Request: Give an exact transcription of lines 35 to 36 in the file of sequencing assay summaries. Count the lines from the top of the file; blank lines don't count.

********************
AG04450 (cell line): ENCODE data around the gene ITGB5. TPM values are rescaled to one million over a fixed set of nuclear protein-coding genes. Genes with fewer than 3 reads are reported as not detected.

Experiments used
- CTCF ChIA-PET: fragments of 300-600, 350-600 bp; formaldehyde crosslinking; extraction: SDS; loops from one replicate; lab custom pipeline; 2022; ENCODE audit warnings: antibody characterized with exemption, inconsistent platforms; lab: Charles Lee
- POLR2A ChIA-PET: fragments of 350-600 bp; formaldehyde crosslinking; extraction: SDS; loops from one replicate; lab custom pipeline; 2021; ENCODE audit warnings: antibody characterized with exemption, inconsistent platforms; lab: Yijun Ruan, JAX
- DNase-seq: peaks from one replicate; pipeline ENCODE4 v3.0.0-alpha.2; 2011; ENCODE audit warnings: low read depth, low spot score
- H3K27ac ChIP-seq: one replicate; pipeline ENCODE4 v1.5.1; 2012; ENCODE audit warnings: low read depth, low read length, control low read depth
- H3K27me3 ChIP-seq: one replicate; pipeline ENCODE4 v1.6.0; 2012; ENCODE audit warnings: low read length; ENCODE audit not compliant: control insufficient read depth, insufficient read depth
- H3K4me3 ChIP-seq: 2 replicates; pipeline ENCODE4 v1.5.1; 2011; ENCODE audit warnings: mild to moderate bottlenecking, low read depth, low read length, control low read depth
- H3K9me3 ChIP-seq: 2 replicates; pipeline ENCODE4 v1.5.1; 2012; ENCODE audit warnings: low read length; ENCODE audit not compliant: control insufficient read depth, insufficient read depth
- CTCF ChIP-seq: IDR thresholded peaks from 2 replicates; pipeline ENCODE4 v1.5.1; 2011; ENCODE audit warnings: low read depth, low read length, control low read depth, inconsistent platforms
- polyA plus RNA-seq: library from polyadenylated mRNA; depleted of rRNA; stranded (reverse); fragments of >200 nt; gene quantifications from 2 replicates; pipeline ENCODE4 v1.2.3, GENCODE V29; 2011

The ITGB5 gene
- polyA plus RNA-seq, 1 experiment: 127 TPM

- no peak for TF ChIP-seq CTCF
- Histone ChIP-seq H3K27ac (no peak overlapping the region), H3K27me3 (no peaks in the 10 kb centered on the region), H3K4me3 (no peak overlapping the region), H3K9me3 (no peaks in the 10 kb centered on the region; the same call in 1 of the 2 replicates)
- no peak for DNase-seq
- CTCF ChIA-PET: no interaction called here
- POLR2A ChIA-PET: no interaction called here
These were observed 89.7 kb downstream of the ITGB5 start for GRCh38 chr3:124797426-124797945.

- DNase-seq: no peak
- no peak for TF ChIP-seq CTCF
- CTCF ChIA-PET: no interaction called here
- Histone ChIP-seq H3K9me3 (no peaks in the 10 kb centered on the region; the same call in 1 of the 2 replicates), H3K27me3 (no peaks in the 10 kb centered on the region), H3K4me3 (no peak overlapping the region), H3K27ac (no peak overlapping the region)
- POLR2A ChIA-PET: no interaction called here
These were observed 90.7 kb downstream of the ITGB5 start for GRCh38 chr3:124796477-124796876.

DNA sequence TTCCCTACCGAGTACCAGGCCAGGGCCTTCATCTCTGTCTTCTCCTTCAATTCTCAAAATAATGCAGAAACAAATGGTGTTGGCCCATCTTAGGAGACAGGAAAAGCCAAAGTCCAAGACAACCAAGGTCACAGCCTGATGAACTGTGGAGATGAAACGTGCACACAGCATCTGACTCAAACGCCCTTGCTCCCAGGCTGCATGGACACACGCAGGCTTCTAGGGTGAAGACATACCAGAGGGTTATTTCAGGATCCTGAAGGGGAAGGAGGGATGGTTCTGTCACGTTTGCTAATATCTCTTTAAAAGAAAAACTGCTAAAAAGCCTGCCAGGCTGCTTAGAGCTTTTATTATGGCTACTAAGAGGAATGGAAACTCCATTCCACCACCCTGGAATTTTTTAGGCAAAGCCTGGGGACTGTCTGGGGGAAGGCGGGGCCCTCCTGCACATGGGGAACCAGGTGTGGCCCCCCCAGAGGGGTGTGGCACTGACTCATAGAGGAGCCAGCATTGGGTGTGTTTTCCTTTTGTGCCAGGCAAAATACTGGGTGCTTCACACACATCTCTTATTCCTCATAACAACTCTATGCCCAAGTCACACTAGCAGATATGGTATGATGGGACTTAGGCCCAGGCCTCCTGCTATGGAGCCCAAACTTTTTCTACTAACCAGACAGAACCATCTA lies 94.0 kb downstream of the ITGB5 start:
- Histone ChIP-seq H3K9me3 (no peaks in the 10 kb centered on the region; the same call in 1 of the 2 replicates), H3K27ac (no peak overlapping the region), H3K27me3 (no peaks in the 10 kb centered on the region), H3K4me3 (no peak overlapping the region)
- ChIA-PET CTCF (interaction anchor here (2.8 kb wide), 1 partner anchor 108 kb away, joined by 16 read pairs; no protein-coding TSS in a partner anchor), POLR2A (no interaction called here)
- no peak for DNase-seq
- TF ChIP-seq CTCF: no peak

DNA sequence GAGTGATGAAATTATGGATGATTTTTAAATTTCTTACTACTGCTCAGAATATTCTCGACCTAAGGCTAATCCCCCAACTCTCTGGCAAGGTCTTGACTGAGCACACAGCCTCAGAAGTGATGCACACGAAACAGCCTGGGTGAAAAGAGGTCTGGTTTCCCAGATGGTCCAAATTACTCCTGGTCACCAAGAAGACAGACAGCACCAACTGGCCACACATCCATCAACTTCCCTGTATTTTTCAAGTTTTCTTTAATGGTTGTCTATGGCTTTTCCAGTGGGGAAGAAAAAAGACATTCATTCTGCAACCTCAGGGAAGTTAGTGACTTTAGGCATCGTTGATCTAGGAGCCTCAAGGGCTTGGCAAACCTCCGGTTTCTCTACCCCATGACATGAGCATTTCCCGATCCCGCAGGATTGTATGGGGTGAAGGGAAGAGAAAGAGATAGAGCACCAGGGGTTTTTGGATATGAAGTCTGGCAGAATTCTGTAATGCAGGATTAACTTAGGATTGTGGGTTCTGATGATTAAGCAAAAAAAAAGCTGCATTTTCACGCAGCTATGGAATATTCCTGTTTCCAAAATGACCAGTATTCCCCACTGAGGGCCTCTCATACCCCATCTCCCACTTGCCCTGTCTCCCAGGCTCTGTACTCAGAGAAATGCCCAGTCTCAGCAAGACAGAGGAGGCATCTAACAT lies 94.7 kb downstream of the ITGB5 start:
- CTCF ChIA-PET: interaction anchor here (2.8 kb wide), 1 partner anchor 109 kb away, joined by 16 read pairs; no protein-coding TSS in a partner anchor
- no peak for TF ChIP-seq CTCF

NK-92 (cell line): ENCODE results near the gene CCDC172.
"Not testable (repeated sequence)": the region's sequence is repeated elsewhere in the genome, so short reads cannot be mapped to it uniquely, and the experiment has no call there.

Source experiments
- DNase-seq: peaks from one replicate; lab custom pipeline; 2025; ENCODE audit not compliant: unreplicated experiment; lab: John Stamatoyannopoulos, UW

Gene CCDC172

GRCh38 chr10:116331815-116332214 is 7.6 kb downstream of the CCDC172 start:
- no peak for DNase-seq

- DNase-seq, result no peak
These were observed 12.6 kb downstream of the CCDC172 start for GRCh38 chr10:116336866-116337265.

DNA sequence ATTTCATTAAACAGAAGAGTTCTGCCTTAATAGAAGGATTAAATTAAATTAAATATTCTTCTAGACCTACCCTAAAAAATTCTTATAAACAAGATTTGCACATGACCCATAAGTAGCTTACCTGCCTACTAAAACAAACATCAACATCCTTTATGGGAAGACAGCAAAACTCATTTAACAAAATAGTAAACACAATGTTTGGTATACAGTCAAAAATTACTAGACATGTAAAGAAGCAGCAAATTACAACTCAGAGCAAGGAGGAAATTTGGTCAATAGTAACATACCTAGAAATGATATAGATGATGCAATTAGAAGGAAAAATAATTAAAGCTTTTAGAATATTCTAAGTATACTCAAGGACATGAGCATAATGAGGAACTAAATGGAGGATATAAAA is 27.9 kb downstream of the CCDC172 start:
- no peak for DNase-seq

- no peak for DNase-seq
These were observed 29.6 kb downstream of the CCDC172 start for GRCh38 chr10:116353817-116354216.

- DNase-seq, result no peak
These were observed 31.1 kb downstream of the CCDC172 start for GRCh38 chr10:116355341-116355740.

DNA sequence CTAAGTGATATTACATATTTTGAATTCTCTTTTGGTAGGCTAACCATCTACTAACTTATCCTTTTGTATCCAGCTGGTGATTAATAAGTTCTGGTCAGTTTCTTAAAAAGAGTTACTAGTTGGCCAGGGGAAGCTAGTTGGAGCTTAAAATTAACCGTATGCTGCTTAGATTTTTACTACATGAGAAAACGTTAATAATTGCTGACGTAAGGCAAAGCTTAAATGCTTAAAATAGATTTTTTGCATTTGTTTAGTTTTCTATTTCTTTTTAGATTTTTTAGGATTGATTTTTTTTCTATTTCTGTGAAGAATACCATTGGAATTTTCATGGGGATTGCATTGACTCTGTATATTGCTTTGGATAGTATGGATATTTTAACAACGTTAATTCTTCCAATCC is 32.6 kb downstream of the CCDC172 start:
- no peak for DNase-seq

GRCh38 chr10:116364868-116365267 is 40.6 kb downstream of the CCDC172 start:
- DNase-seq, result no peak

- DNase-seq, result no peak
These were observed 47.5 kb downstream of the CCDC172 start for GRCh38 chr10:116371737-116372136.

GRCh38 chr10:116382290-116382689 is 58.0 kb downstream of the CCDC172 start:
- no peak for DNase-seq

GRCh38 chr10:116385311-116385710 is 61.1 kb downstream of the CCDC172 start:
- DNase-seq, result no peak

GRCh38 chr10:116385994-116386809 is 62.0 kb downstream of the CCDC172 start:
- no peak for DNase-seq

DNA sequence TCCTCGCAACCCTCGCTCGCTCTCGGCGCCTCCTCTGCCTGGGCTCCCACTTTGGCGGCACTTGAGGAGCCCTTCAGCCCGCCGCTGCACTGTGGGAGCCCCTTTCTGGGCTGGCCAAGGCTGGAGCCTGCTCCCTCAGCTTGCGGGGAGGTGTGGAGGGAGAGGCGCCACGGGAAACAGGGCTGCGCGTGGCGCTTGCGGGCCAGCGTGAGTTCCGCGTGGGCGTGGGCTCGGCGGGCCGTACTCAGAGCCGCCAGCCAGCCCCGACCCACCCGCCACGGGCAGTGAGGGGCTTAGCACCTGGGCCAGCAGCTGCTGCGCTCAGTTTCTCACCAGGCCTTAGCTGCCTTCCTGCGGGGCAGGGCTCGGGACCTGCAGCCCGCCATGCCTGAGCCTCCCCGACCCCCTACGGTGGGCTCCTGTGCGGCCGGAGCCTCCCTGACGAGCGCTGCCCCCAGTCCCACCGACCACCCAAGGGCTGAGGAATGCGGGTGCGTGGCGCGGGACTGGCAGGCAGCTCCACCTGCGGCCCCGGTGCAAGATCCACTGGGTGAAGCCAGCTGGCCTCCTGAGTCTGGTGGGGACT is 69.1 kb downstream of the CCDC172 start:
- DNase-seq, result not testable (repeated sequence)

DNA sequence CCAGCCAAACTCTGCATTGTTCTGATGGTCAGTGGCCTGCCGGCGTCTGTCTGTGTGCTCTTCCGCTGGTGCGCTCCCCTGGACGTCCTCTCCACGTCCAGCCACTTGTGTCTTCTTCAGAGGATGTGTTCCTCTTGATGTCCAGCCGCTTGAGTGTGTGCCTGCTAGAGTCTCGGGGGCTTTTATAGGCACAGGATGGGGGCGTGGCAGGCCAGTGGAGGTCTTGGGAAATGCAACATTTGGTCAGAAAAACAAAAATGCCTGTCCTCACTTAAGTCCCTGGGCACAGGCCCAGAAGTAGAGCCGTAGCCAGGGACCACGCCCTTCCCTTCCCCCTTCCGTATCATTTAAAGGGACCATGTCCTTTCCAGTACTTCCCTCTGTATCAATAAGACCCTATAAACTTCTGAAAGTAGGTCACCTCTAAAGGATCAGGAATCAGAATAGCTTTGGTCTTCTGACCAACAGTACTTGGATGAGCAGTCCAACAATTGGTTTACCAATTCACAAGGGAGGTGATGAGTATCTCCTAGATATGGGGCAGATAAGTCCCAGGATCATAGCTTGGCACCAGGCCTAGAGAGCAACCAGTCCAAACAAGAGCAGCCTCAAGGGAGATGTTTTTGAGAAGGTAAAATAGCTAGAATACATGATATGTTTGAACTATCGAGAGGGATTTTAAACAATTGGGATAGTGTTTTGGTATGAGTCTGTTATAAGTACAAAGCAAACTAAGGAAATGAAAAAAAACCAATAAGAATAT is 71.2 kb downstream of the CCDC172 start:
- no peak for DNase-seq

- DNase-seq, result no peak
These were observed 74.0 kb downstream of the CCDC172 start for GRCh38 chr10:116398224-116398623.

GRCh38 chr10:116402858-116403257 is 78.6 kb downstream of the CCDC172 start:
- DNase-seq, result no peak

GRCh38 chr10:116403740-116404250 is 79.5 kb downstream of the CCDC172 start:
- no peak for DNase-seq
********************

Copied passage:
"Not testable (repeated sequence)": the region's sequence is repeated elsewhere in the genome, so short reads cannot be mapped to it uniquely, and the experiment has no call there.

Source experiments